Celebrating St. Nicholas Day, accepting Advent as it comes, name tags, skating, and more (7 Quick Takes)


Happy St. Nicholas Day! Every year we leave our shoes by the door the night before his feast day, and we wake up the next morning to treats in our shoes. All week our sons have been asking which day St. Nicholas will come. This year, someone tried leaving an extra pair of shoes by the door, but we all know St. Nick doesn’t get fooled that easily.

I thought maybe St. Nicholas would leave a note on the extra pair that says, “Nice try,” but apparently he’s kinder than that. I guess that’s why he’s a saint. Clearly, I have some work to do.


How is your Advent going? I just love this season. I am trying to approach Advent this year with no expectations and just accept the Advent as it comes.

A friend came one evening this week, and we prayed the Rosary together. We talked about life and faith and whatever came to mind. It was just what I needed in that moment.

This Advent we celebrate the 10th anniversary of our first trip to China to meet our older son and become parents. I plan to write about that, but I have been searching for the right words during this season of searching and waiting. But every day I have been thinking of the journey Mary and Joseph made to Bethlehem, as well as the journey my husband and I made to Changsha.

I hope you are finding joy and peace and hope during this season of wonder.


Now that Advent is underway, our Elf on the Shelf has returned. This year the kids are campaigning hard to change his name—a name that was chosen when they were much younger and thought Skylander sounded cool. I say it’s between them and the Elf. I still think Skylander is a pretty great name myself.

Some parents seem to see having an Elf as a burden, but I enjoy having the Elf roaming around the house as we wait for Christmas. Our Elf doesn’t tattle-tale to Santa. He doesn’t need to, of course. So, our Elf is just fun. And you never know where he’ll show up next.


I went to a social event at work the other day, and they had name tags at the entrance. Providing name tags is a gift. I love, love, love knowing people’s names. I feel absolutely terrible when I can’t remember someone’s name, especially when that person clearly knows mine. And that happens more often than I would like to admit.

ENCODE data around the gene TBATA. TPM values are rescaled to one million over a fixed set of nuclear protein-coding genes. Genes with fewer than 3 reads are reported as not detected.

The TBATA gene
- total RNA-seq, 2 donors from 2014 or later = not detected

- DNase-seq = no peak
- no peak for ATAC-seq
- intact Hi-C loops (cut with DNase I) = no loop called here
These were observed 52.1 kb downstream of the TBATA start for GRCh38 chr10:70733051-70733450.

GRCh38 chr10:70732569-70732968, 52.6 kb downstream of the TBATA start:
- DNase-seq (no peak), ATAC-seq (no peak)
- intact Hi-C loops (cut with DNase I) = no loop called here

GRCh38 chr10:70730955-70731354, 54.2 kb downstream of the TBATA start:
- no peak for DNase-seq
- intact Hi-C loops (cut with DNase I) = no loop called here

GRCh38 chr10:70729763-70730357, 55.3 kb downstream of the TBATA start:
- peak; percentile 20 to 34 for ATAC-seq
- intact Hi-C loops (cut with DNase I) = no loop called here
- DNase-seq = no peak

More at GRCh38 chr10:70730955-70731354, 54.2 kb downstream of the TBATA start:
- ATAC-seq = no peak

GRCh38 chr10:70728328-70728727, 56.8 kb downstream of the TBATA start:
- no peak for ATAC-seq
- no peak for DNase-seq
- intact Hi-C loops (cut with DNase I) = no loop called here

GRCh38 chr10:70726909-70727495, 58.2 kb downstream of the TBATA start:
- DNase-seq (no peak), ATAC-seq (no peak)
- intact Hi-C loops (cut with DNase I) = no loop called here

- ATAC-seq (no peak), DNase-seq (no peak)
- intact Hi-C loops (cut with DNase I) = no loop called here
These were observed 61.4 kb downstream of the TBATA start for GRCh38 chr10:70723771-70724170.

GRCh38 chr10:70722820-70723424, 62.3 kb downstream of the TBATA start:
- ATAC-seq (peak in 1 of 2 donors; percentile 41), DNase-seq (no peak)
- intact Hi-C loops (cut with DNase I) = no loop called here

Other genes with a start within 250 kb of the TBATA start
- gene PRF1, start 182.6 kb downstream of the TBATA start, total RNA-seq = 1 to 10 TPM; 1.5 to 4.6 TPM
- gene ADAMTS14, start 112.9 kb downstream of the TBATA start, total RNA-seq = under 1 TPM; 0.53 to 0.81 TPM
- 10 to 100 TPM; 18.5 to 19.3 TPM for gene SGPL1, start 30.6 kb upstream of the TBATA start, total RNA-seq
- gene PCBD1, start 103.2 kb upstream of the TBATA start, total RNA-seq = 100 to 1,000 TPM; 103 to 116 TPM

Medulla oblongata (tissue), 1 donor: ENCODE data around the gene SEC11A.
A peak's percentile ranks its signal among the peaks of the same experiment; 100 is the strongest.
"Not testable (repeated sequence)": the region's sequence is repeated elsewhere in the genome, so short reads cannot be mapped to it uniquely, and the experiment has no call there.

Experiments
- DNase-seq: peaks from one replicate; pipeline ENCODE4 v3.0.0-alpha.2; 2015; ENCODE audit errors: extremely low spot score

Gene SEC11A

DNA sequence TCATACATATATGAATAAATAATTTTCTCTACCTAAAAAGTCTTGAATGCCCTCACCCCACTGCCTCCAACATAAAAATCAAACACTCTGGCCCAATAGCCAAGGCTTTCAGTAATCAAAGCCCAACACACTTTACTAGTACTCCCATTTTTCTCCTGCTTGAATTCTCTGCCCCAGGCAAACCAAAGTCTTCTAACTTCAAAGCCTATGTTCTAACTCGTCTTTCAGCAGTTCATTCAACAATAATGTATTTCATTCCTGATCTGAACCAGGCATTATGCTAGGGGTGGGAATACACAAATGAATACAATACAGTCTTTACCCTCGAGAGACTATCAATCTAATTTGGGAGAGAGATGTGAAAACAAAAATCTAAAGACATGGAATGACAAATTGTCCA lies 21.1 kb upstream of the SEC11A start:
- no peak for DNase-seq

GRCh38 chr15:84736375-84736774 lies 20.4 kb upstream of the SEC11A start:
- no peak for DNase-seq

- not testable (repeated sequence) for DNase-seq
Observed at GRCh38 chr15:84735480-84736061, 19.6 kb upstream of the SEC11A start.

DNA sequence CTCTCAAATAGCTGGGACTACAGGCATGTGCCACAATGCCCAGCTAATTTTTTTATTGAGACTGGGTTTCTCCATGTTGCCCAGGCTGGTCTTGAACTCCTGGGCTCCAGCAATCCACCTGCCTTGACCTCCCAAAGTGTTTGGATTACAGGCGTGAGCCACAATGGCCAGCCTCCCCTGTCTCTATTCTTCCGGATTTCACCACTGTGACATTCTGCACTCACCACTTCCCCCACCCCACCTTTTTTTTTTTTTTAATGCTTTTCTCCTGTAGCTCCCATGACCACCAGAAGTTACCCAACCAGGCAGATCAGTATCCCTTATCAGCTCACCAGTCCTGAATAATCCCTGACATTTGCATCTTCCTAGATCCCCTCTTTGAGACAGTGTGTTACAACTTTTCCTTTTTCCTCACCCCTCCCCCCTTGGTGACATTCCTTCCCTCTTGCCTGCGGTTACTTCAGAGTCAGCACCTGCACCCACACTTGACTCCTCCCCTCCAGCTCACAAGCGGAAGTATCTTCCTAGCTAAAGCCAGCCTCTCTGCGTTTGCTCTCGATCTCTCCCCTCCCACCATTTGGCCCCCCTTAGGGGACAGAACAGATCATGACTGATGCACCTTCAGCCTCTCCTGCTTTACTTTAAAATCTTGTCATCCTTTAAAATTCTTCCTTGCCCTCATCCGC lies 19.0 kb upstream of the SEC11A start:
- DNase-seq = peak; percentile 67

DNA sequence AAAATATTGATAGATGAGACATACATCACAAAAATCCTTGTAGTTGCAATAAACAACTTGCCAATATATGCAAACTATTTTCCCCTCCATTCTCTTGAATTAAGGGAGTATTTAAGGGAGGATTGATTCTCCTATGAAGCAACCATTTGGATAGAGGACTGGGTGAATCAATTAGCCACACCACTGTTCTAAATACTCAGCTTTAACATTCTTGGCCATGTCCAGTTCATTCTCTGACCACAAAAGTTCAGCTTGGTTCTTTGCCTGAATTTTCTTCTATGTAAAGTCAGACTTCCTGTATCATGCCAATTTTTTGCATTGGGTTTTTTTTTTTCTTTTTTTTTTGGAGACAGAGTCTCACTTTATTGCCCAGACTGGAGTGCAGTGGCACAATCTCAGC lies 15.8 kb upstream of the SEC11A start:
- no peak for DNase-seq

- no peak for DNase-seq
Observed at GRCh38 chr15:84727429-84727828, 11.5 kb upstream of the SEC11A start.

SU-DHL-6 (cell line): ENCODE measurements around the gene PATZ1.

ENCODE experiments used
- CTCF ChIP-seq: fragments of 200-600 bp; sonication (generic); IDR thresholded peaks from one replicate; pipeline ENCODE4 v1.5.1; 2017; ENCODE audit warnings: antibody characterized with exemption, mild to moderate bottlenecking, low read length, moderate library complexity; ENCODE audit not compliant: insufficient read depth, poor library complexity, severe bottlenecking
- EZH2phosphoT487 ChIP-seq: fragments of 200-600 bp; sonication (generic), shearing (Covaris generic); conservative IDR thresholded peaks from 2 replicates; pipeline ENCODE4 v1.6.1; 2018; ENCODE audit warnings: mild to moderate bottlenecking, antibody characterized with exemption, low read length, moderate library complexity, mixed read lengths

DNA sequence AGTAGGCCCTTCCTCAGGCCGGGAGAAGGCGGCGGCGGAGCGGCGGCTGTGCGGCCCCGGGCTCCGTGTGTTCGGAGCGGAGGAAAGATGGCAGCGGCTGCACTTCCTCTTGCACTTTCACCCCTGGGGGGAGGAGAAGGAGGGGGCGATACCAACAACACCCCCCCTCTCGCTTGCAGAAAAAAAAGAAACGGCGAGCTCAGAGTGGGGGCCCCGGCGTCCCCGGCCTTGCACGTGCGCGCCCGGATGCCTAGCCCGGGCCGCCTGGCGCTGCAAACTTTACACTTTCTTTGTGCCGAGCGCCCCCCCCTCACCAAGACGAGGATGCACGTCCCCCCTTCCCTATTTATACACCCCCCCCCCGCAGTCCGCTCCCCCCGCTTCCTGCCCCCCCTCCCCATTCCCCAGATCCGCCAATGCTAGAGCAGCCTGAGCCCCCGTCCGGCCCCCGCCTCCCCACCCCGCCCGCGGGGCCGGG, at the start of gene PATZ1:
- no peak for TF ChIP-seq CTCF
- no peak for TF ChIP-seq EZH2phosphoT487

I don’t know that I would want to walk around everywhere with a name tag on all the time, but…maybe one day a week? One day a month? Actually, I just did some research, and National Name Tag Day is celebrated every March. I’m marking my calendar now.


We celebrated a second Thanksgiving with my parents and three of my siblings and their families on Sunday. We had lots of appetizers and turkey and all the things that go with it—including sauerkraut and rutabaga—and pumpkin pie.

And we had punch. My father has a recipe for punch he has made for years—cranberry juice, lemonade, limeade, and Sprite. It’s not exactly a secret recipe. We’ve served it at family weddings, including mine, and I just assumed we would have it at our Thanksgiving 2.0 Meal.

When I arrived and there was no punch, I did exactly what you’re not supposed to do: I asked whether we were having punch. My brother-in-law George offered to go out in the cold, drippy, miserable rain to get ingredients, and then my sister Treasa whipped up a batch of punch.

One of my friends is trying to bring punch back, and I’m with her. Punch adds so much to a celebration.


Our children were getting antsy during the long holiday break, so we took them skating. Both boys have their own roller skates now, so we took them to a rink and let them skate the wiggles out.

Holidays are so wonderful in so many ways, but I often find they derail children a bit. Getting enough activity in seems to be key. I hear that trying to stick to a schedule is also a great approach, but we really struggle with that.

Sometimes it’s easier to fit in skating than normal bedtimes.


My parents have 18 grandchildren (on earth). It’s wonderful in every way, but Christmas is a little bit of a frenzy with all the gift buying and opening.

For years, I have thought maybe we should have the cousins exchange names instead of having each family give to every child. But I was afraid people would say, “Oh, no! I love to give to everyone.” “I have the most fun giving to the children.” “How can I not give to my godchild?”

Still, this summer I sat down and banged out an email to my siblings who have children and suggested the idea.

I hit send, and seconds later I had replies from everyone—all completely on board. They were grateful, enthusiastic, thrilled. So, this year we are giving gifts to my 15-year-old nephew and my 4-year-old niece. It’s freeing in many ways. It also means that everywhere I turn, I see gifts for all of the children who aren’t on my list.

But it is good. And I am hoping it cuts down on the overwhelming number of gifts when we are together.

Read more quick takes at Kelly’s blog, This Ain’t the Lyceum, and have a wonderful weekend!

For more on Advent in the Archdiocese of Baltimore, click here.

Rita Buettner

Rita Buettner

Rita Buettner is a wife, working mother and author of the Catholic Review's Open Window blog. She and her husband adopted their two sons from China, and Rita often writes about topics concerning adoption, family and faith.

Rita also writes The Domestic Church, a featured column in the Catholic Review. Her writing has been honored by the Catholic Press Association, the Maryland-Delaware-D.C. Press Association and the Associated Church Press.